Farmer Voices: Organic Ways to Keep Pests Away
September 24, 2013
As a young, first-generation farmer, my interest in agriculture is centered on a love for good food, a healthy lifestyle and a hearty ecosystem. To me, organic farming is the only way to address all three of those goals. Finding organic ways to keep pests away is a key component in all of those areas.
I am co-manager of Second Wind CSA, at Four Winds Farm in Gardiner, NY; my fiancée and I provide full weekly vegetable shares to 60 families and participate in a nearby farmers market. The farm is certified organic and we try to go above and beyond the regulations – even avoiding the short list of pesticides that are approved for use in organic whenever possible.
I have come to learn firsthand that it is possible to succeed in growing a bounty without engaging in chemical pest control. Since more and more consumers express concern about how agricultural systems affect our health and our planet, there is a growing interest in food grown without toxic pesticides and other harmful substances. As long as people want to eat organic food, I want to grow it.
There’s the dream, and then there’s reality. In our ideal world, we make the plants indestructible by building the vitality of the soil and plants. We monitor the crops 24/7 to catch pests before they do damage. We never miss a crop rotation and always cover with floating row cover as a physical barrier from insects. And in our spare time, we turn our brains into encyclopedias containing each pest’s life cycle and habits in order to disrupt them before they become a problem.
Sounds great. The truth is, we can only strive for the ideal. There is a normal level of pest activity on our farm, and we sometimes lose chunks of beautiful plantings of tender little seedlings to gluttonous bugs who find their way under row covers. No farm is perfect, but our organic methods do a good job of keeping the pests to a minimum.
We start with healthy soil and vibrant transplants, which are indeed more resilient to pests. To help the plants most appetizing to insects, we do our best to lay out floating row cover immediately after transplanting or direct seeding, so they have physical protection from the start to keep the bugs off. Under protection, the plants are free to grow and can be uncovered once they are strong enough to survive. At Second Wind, I can honestly say that row cover is our number one pest defense. I just need to keep that in mind on those windy days when laying it out can be a pain in the neck.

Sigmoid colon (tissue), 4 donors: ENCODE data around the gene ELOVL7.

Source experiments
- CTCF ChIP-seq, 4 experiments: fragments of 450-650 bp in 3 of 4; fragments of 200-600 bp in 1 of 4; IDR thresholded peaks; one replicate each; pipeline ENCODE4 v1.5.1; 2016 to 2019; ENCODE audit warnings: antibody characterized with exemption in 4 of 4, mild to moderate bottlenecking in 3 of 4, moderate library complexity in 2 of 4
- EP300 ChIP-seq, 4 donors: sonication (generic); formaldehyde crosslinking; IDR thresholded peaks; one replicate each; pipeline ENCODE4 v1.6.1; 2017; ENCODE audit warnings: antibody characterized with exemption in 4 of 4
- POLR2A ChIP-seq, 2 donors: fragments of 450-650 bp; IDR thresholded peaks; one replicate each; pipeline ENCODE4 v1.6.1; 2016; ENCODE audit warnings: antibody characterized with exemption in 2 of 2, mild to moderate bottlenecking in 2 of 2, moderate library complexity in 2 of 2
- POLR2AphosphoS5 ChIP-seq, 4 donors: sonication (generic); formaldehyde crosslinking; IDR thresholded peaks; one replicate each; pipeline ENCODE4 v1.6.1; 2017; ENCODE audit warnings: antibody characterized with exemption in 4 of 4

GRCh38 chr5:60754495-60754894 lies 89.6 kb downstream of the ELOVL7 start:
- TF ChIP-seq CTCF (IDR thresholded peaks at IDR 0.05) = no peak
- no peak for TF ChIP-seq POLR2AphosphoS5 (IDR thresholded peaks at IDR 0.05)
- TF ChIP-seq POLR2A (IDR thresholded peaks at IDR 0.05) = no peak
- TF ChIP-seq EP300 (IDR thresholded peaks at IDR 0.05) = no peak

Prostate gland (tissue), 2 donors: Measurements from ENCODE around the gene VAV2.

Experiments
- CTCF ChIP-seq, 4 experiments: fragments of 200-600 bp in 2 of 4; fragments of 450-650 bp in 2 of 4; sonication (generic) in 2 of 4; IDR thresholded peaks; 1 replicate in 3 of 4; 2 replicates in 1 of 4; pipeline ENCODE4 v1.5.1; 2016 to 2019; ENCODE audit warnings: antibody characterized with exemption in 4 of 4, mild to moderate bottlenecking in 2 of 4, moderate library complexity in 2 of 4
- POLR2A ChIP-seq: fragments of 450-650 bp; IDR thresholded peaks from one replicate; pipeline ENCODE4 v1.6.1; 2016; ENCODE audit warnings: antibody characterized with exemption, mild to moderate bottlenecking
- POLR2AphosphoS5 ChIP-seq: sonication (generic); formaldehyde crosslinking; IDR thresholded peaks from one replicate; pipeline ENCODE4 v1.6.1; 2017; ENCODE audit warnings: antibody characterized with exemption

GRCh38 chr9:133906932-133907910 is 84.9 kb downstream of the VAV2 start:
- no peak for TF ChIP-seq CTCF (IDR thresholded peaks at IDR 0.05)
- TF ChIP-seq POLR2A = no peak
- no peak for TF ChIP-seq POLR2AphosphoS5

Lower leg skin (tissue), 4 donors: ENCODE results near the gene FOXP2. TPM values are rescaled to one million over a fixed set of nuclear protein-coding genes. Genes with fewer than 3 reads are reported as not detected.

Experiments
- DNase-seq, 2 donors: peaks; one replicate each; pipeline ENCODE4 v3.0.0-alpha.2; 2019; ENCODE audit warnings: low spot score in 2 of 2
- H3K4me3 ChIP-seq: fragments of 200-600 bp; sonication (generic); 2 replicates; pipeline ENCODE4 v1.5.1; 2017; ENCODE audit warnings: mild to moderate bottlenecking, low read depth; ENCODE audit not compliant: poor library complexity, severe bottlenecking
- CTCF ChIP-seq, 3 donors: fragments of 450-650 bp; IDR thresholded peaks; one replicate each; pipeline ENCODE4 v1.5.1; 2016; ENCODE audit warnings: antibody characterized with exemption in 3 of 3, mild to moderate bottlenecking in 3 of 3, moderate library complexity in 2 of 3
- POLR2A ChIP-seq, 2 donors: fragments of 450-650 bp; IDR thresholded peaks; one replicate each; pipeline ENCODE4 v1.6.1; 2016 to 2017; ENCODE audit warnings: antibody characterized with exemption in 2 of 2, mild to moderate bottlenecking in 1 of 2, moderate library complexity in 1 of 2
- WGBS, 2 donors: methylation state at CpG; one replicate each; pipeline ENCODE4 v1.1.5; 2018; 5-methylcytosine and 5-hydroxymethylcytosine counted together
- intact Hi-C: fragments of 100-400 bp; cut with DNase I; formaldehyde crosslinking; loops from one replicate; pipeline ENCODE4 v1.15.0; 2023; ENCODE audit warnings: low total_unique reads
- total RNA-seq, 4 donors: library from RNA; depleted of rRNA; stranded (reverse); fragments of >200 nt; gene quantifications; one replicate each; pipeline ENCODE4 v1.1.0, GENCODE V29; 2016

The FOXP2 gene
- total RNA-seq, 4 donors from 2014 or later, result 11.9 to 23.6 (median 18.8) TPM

Over the course of the season, it’s important to move second successions of crops away from their first plantings, so that they are simply harder for the pests to find. Having a dependable pest identification book has helped us understand the insect world. With better bug knowledge, we’re better able to stop any damage before it gets worse and also to identify any pest-eating bugs helping us out. In terms of control, if we find pests in our plants already we may squish them by hand or exclude the affected plants from row cover and remove those plants (and feed them to the cows). At time we spray soap or neem oil and have thought about flame weeding patches of affected crop then and there.
Underlying all these tactics is admitting that we can’t stop every pest and that sometimes there is an acceptable level of damage that we, our CSA members and our farmers market customers are going to just need to grin and bear.
I have had my heart-wrenching moments while watching flea beetles lay slow-motion waste to a carefully transplanted bed of spring broccoli, when I’ve shaken my head and joked, “Okay, that’s it, where’s the magic bug annihilator spray?” That said, I’ve never felt that pesticides were the best option for the land I work, the people I feed, the other innocent bugs and organisms sharing the ecosystem, or my own health.
Blog post by: Bryn Roshong
Bryn is in her fourth season of farming diversified, organic veggies. She started out WWOOFing in NY State and in New Mexico, and was fortunate to land at Four Winds Farm in the Hudson Valley three years ago. She currently co-owns and manages a CSA and market operation with her fiancee. When she’s not working the land, she enjoys hiking, canoeing, cooking and adventuring with friends.